The Mister's paternal grandmother is 100% Finn, making that the bulk of his genetic makeup -- despite the fact he looks as blatantly Celtic as I do. When we started dating I knew pretty much nothing about Finland other than where to find it on the map, what their flag looked like, and that I thought their capital city always had a cool name. But once I heard the tale of great-grandpa Kantola carrying his wife AND a cast iron cook stove through deep snow, during a blizzard, I knew I needed to learn more about the Finns on the whole. So naturally, when I want to learn about a culture, I want to know what they eat, because what they eat, how they eat and the traditions surrounding food reveal a great deal about a people. So I snagged a copy of the above cookbook on Amazon and...it sat on my bookshelf for about a year. I did try my hand at some dumplings and potato broth, that were both pretty decent, but then back to the bookshelf it went...until this week.
I knew I wanted to make something with the Brussels sprouts, but after searching the index it was clear that they're not a part of traditional Finnish cuisine. But cabbage is, and Bsprouts are like micro-cabbages, so I can make this work. I stumbled across a recipe for a meat & cabbage casserole called, Lihakaalilaatikko, and after making my brain hurt trying to figure out how to pronounce entirely too many vowels and double letters, I decided this would be the one to try (if you want to practice a tongue twister, click the speaker on this Google translation of the word). Looking over the ingredients, I was pretty skeptical as to how it would turn out. The only seasonings were salt and marjoram, that's it, and you don't even season the beef. Plus, it was 2 tsp of salt onto the Bsprouts, so I'm picturing a pile of bland meat layered between indelibly salty veg. Goodie. But I was already modifying it with the Brussels sprouts, and I had to do all our allergen swaps to make it dairy, egg & gluten free, so I felt I would stray way too far from the original if I started adding onion or even pepper. As I went to layer the casserole I quickly realized I had way too few Bsprouts to make even two proper layers, which meant it was a smattering of veg with a loaf of meat in between. It looked weird, but into my oven it went and then something magical happened...my kitchen began to smell amazing! After about 50 minutes, I pulled it and dove in and oh holy night, it was DELISH! A titch on the salty side for my tastes, but if I double the Bsprouts, it wont' be as concentrated, and perhaps I'll back the salt down by 1/2 tsp next time. Otherwise, I would change nothing!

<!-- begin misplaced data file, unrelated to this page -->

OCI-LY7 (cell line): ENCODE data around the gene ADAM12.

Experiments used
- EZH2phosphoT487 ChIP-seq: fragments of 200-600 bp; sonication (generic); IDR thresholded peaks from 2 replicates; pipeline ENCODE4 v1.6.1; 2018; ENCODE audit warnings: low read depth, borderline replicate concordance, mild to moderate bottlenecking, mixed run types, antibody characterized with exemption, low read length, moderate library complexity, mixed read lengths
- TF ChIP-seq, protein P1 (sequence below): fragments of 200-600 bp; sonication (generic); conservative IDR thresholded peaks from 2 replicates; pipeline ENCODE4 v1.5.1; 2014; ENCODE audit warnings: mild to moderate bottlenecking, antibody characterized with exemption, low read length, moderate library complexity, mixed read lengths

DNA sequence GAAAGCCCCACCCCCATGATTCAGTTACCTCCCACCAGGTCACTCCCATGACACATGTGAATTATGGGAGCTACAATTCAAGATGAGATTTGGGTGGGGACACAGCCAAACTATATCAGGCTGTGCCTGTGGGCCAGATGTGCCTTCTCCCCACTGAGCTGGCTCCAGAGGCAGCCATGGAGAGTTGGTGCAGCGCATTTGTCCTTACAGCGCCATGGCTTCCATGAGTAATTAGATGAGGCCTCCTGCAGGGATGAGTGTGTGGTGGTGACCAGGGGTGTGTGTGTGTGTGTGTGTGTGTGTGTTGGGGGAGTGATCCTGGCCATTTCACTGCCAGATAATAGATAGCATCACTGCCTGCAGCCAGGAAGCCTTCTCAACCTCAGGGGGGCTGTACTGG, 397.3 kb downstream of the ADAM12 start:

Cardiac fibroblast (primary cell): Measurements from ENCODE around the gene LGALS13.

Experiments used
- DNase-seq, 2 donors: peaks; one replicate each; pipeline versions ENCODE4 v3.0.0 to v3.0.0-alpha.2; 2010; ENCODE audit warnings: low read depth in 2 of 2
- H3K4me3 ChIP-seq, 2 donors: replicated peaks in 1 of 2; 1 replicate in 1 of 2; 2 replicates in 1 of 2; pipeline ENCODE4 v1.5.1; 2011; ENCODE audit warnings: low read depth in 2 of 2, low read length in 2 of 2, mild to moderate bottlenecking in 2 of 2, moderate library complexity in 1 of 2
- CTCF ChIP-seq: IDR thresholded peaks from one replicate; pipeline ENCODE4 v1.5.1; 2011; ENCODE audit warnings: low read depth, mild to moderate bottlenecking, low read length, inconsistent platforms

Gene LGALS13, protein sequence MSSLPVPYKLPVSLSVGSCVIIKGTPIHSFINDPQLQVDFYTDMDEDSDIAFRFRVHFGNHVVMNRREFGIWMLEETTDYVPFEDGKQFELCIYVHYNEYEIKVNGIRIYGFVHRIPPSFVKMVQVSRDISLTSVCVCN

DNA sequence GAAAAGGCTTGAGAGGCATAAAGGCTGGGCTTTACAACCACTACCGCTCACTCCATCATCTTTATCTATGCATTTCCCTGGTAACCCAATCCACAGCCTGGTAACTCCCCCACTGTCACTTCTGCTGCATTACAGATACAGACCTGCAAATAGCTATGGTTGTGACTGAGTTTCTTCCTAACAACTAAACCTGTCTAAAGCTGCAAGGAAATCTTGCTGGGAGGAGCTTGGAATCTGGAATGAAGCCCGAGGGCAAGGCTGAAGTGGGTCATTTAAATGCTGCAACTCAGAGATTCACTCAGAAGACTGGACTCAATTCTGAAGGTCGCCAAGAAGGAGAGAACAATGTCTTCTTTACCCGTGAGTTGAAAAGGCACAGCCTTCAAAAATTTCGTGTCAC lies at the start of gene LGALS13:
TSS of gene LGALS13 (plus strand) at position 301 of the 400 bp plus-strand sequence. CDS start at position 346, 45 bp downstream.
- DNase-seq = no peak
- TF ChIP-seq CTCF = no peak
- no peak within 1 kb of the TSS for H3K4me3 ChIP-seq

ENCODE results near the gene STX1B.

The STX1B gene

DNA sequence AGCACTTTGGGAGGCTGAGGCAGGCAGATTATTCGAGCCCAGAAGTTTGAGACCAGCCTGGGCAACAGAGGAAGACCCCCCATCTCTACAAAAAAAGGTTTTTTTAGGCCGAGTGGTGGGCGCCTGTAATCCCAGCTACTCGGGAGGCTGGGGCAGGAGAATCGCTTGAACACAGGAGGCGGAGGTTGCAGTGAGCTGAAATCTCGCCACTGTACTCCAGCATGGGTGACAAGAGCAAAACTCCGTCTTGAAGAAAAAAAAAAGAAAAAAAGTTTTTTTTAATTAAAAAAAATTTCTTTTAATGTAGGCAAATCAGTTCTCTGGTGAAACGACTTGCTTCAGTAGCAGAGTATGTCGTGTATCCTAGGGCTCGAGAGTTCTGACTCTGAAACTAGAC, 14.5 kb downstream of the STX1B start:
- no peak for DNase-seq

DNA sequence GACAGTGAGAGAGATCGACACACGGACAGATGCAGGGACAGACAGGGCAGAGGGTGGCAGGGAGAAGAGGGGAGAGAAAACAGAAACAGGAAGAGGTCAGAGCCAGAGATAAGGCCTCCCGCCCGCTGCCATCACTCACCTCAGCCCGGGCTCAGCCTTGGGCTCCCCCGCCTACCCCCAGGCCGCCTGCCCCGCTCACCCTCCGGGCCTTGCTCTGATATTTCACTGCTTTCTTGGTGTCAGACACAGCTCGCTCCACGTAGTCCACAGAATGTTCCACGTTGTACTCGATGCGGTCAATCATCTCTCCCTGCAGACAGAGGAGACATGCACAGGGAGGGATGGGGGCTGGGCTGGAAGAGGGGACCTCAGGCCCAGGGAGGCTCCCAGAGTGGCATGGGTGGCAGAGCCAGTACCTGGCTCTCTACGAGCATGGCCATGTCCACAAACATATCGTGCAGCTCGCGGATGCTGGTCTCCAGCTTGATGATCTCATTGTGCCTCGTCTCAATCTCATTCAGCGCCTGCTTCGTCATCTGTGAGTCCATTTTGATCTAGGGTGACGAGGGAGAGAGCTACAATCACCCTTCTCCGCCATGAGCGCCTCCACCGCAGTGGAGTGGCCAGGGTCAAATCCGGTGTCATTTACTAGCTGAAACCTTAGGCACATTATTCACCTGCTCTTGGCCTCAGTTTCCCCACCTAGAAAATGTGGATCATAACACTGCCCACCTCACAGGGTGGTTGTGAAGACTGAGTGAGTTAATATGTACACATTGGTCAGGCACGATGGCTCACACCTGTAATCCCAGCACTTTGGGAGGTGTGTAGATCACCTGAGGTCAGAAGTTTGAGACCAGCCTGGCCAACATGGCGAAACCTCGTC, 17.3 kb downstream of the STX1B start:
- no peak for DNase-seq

So if you still have Bsprouts left from last week's Crop Share, definitely give this a try!
Finnish-Style Beef & Brussels Sprout Casserole
1 bundle of Brussels sprouts, shredded (if there's more Bsprouts at Nalls, grab another bundle as doubling this would make it perfect, or use 1 small head of cabbage in place of Bsprouts)
2 Tbsp butter (used Earth Balance margarine for dairy-free)
2 Tbsp lite corn syrup
1 tsp salt (use 2 or 1 1/2 tsp if doubling the Bsprouts or using cabbage, otherwise too salty)
1/4 tsp ground marjoram
1 lb ground lean beef
2 cups plain bread crumbs (pulsed up 2 leftover gluten-free hot dog buns)
1/2 cup milk (used plain rice milk for dairy free)
2 eggs, beaten (used 2 egg equivalent of Ener-G egg replacer)
Preheat your oven to 350 degrees F, and butter a 2-quart casserole dish.
In the original recipe, it calls for boiling the cabbage/Brussels sprouts for 5 minutes and then tossing with other ingredients, but in thinking that this would come out horribly bland, I sauteed the shredded Brussels sprouts in the butter, corn syrup, salt and marjoram, cooking it over medium high heat for about 3-5 minutes. Then set aside while you prep the meat mixture. Also, the original recipe calls for dark corn syrup, so you can absolutely use that, I just had to play it gluten-safe when I saw "caramel-coloring" on the ingredients list of the dark stuff. I'm sure you could also use agave or even local honey to get a very similar result, and if you cook it until the Bsprouts are golden and krispy, on it's own it would make a great topping for soup, steaks or even eaten as it like Brussels sprouts popcorn! Yum!
In a medium sized bowl, mix together your beef, bread crumbs, milk and eggs until well combined.
Then starting with your Brussels sprouts layer the veg and the beef in alternating layers, starting and ending with the Brussels sprouts. Now with just our usual Crop Share bundle of Bsprouts, you'll only have enough for a scant bottom and top layer, so either layer all on the top, or double or even triple the amount of Bsprouts so you can do proper layers. Either way, it's going to be delicious, so don't worry so much about making perfect layers or presentation, the taste is all that matters here.
Bake casserole in oven at 350 for about 50 minutes to 1 hour, or until internal temperature of meat in the center of the dish is 160 degrees.
Serve with a side of fresh cranberry relish or even homemade applesauce as a way to balance the heavy meat with something bright and fresh.